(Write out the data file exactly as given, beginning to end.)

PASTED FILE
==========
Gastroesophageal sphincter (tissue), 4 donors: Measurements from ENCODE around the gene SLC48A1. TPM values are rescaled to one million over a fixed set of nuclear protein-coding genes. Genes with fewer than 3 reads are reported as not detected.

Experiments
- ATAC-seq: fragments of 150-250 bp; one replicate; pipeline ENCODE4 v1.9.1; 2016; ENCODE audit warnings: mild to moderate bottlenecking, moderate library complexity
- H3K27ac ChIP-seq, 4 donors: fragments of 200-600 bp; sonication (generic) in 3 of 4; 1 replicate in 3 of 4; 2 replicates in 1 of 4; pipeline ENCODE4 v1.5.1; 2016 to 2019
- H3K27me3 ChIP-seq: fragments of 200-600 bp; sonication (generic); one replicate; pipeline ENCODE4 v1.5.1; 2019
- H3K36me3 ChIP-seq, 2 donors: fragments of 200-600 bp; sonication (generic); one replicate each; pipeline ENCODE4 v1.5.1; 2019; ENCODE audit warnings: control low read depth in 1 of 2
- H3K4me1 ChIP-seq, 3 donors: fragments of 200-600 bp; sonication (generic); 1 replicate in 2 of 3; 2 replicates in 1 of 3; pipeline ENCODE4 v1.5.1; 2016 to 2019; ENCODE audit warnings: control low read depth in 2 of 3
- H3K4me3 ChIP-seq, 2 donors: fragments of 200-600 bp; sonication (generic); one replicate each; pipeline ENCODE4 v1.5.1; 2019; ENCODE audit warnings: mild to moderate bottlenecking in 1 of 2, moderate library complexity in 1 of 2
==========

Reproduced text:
Gastroesophageal sphincter (tissue), 4 donors: Measurements from ENCODE around the gene SLC48A1. TPM values are rescaled to one million over a fixed set of nuclear protein-coding genes. Genes with fewer than 3 reads are reported as not detected.

Experiments
- ATAC-seq: fragments of 150-250 bp; one replicate; pipeline ENCODE4 v1.9.1; 2016; ENCODE audit warnings: mild to moderate bottlenecking, moderate library complexity
- H3K27ac ChIP-seq, 4 donors: fragments of 200-600 bp; sonication (generic) in 3 of 4; 1 replicate in 3 of 4; 2 replicates in 1 of 4; pipeline ENCODE4 v1.5.1; 2016 to 2019
- H3K27me3 ChIP-seq: fragments of 200-600 bp; sonication (generic); one replicate; pipeline ENCODE4 v1.5.1; 2019
- H3K36me3 ChIP-seq, 2 donors: fragments of 200-600 bp; sonication (generic); one replicate each; pipeline ENCODE4 v1.5.1; 2019; ENCODE audit warnings: control low read depth in 1 of 2
- H3K4me1 ChIP-seq, 3 donors: fragments of 200-600 bp; sonication (generic); 1 replicate in 2 of 3; 2 replicates in 1 of 3; pipeline ENCODE4 v1.5.1; 2016 to 2019; ENCODE audit warnings: control low read depth in 2 of 3
- H3K4me3 ChIP-seq, 2 donors: fragments of 200-600 bp; sonication (generic); one replicate each; pipeline ENCODE4 v1.5.1; 2019; ENCODE audit warnings: mild to moderate bottlenecking in 1 of 2, moderate library complexity in 1 of 2